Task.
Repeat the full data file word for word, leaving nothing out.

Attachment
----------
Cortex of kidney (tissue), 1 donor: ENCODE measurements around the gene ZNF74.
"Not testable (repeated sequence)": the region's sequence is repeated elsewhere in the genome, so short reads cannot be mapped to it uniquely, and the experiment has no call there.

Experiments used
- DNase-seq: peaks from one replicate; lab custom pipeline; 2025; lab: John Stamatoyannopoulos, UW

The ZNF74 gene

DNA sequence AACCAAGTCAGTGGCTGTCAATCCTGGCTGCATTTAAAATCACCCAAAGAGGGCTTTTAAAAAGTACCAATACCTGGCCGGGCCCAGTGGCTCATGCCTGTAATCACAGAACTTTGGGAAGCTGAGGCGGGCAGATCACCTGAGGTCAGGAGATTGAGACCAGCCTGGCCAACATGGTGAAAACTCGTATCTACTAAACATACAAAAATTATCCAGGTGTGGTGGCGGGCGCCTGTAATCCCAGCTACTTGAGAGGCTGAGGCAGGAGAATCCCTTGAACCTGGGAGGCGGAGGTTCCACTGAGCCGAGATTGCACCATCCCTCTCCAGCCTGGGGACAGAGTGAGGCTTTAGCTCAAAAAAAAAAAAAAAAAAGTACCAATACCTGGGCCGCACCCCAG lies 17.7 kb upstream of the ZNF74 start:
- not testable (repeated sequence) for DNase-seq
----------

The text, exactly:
Cortex of kidney (tissue), 1 donor: ENCODE measurements around the gene ZNF74.
"Not testable (repeated sequence)": the region's sequence is repeated elsewhere in the genome, so short reads cannot be mapped to it uniquely, and the experiment has no call there.

Experiments used
- DNase-seq: peaks from one replicate; lab custom pipeline; 2025; lab: John Stamatoyannopoulos, UW

The ZNF74 gene

DNA sequence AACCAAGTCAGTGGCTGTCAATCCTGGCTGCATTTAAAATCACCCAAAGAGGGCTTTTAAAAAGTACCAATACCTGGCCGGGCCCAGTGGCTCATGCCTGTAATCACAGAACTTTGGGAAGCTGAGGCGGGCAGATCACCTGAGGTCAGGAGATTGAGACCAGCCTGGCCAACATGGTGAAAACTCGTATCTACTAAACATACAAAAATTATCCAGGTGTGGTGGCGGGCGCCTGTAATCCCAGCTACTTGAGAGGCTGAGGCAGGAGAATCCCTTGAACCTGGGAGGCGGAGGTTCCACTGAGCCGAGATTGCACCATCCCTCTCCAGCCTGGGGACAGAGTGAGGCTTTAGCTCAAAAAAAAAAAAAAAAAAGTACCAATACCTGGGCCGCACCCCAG lies 17.7 kb upstream of the ZNF74 start:
- not testable (repeated sequence) for DNase-seq